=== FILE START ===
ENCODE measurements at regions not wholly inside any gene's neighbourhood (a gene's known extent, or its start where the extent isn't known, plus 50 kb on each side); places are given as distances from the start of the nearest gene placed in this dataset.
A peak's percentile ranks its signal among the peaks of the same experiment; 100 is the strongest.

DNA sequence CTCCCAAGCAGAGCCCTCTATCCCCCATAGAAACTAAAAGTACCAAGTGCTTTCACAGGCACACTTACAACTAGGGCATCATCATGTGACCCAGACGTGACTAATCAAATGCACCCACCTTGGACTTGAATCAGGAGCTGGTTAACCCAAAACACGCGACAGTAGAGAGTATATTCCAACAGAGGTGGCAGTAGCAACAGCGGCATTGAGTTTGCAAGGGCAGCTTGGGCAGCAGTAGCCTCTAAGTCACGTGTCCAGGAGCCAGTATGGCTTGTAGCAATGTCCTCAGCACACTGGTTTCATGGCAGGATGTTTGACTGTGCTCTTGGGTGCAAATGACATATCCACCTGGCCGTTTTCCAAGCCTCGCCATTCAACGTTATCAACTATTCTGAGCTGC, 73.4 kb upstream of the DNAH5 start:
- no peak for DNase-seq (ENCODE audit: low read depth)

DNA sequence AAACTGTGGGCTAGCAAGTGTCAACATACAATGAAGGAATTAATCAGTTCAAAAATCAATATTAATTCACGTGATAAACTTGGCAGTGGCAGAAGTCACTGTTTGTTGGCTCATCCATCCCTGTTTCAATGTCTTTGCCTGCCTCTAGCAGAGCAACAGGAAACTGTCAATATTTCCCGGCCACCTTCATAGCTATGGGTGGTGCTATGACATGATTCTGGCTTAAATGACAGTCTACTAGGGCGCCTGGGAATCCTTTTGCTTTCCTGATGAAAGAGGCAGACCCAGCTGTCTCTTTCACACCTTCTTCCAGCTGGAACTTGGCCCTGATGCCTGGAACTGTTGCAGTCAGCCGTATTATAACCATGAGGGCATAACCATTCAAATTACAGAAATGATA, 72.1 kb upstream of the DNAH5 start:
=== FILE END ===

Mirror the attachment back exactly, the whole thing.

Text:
ENCODE measurements at regions not wholly inside any gene's neighbourhood (a gene's known extent, or its start where the extent isn't known, plus 50 kb on each side); places are given as distances from the start of the nearest gene placed in this dataset.
A peak's percentile ranks its signal among the peaks of the same experiment; 100 is the strongest.

DNA sequence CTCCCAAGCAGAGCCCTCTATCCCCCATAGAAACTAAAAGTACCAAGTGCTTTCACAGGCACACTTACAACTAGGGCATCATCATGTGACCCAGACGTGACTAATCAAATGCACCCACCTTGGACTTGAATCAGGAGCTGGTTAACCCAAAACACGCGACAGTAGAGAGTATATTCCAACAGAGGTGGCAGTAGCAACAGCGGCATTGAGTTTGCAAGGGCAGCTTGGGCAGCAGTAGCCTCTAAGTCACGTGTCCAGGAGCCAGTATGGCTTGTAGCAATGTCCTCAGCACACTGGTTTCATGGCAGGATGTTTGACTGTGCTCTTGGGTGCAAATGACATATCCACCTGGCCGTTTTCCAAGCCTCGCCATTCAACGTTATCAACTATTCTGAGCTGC, 73.4 kb upstream of the DNAH5 start:
- no peak for DNase-seq (ENCODE audit: low read depth)

DNA sequence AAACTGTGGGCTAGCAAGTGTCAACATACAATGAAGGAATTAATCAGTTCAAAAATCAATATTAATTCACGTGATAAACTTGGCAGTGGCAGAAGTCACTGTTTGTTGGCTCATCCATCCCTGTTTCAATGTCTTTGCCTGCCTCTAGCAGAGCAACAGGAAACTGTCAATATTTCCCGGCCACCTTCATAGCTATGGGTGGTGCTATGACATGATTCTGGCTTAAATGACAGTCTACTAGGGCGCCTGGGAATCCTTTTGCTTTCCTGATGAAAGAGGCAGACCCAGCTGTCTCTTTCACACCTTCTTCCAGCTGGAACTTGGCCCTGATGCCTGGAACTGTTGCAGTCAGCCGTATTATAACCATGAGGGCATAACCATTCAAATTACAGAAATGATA, 72.1 kb upstream of the DNAH5 start: